A new cyber security strategy for Denmark has classified financial threats to the maritime sector from cyber criminals and 'government-backed hackers' using ransomware as 'very high' but cyber terrorism threats as low.
The Danish Maritime Authority (DMA) published its Cyber and Information Security Strategy for the Maritime Sector 2019-2022 following a threat assessment from Denmark's Centre for Cyber Security (CFCS).
CFCS' threat assessment concluded that "the general cyber threat against the maritime sector is directed against commercial businesses and does not currently pose a direct threat to maritime operations".
The likelihood of 'destructive cyber attacks' and cyber terrorism in the maritime sector is low, it said, particularly outside of conflict areas.
"Terrorist groups have only shown a limited interest in the maritime sector. Also, terrorist groups lack the capabilities and resources to launch spectacular cyber attacks against the maritime sector," the CFCS assessment said.
Cyber criminals and state-backed actors bent on espionage and blackmail present a far greater risk.
"It is assessed that states systematically use cyber espionage as a means to achieve industrial and business advantages and promote political and economic interests... In particular, there is a considerable threat from cyber criminals aiming to blackmail public authorities, businesses and individuals (ransomware)," the assessment found.
"Networks of cyber criminals exist that are organised and work towards long-term objectives, and cyber crimes are probably also committed by government-backed hackers."
The DMA also commissioned a risk and vulnerability analysis as part of its preparation for the cyber security strategy. Prepared by external consultants, the analysis took in data and dialogue from Denmark's maritime sector, involving the NATO-formed Danish Shipping Board and other public authorities.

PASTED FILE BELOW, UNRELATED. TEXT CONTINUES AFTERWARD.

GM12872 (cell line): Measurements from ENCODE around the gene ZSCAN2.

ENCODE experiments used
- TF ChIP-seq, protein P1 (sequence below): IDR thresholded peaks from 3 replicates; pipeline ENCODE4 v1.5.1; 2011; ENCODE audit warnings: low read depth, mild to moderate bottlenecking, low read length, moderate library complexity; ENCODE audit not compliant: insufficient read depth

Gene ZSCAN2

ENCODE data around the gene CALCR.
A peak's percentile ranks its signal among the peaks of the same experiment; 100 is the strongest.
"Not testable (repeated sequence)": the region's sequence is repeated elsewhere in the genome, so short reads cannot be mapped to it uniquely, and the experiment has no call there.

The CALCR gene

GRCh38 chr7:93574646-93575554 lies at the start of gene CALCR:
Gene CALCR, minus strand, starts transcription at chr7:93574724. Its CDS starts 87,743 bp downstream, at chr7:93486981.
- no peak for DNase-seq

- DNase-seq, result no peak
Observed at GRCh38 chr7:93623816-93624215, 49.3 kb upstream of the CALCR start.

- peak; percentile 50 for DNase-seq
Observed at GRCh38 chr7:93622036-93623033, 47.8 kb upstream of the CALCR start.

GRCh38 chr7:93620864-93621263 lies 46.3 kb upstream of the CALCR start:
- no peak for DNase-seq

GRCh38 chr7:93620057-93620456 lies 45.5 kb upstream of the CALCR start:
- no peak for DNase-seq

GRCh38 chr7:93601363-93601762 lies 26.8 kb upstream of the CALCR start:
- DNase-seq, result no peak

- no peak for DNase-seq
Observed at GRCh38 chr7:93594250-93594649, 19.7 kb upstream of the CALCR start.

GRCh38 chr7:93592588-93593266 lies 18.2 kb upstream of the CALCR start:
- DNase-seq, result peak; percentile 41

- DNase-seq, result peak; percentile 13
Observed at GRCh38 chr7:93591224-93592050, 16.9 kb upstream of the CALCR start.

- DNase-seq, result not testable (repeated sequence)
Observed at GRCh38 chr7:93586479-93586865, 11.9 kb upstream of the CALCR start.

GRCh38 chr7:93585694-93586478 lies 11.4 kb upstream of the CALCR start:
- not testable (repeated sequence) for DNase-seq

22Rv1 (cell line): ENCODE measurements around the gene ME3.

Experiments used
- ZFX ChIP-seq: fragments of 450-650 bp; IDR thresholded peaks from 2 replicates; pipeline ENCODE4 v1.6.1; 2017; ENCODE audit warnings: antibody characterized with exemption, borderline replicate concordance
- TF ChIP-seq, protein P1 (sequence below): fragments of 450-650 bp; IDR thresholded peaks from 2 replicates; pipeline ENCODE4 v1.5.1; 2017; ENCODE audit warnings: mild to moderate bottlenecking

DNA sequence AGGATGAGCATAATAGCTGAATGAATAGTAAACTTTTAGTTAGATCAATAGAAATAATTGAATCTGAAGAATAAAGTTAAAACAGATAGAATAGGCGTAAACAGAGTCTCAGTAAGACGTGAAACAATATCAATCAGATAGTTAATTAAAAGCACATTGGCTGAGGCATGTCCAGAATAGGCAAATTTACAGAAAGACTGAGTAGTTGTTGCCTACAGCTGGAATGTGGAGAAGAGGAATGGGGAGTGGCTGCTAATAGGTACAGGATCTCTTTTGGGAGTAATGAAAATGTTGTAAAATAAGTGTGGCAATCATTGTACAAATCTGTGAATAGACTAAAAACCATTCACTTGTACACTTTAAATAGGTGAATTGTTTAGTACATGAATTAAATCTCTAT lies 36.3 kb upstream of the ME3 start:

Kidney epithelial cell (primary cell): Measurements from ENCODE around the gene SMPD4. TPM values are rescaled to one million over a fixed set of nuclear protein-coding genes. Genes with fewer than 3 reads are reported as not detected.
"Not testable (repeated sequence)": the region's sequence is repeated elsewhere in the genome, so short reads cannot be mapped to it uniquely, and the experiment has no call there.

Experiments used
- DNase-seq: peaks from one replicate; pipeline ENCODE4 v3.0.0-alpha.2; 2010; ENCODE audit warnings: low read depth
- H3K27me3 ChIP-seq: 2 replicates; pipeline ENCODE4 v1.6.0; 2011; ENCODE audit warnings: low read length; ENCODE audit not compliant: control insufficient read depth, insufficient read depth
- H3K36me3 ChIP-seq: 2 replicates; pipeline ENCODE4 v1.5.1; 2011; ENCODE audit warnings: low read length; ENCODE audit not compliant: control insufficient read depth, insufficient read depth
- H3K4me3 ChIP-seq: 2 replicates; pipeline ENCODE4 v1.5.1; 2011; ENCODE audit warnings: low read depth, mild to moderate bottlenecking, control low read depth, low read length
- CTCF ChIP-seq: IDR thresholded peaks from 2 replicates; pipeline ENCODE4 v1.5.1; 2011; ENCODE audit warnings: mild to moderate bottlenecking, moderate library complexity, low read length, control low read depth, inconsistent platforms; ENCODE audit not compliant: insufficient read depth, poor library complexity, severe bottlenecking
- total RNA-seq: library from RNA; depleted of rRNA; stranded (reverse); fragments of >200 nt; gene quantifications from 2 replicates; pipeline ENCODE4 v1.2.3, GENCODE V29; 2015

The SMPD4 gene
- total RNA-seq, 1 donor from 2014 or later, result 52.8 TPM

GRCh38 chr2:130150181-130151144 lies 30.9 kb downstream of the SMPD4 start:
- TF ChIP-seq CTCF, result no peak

Those interviewed for the risk analysis said increased use of information technology (IT) on board vessels had driven up dependency on the systems for core maritime activities and the analysis found private sector maritime players take a 'broad approach' to cyber security.
According to the analysis, the biggest risks to the sector stem from a slow response to technical vulnerabilities, a 'technology gap' between IT systems and operational technology (OT) systems such as propulsion, a lack of procedures for ensuring software upgrades and the vulnerability of critical systems to targeted attack.
Consequences from the threats include data loss, data integrity loss, reputational damage and a pronounced risk of financial loss.
Based on the threat assessment, Denmark has put in place a framework of short-, medium- and long-term measures designed to improve the maritime sector's cyber resilience, the first of which was to establish the Danish Maritime Cybersecurity Unit in June 2018.
The DMA operates under the umbrella of Denmark's Ministry of Industry, Business and Financial Affairs, and the report forms part of Denmark's response to the EU Directive on Security of Network and Information Systems (NIS Directive).
The maritime sector has been designated as one of the sectors of particular importance to cyber and information security in Denmark. The DMA's cyber security strategy can be found here: Cyber and Information Security Strategy for the Maritime Sector 2019 - 2022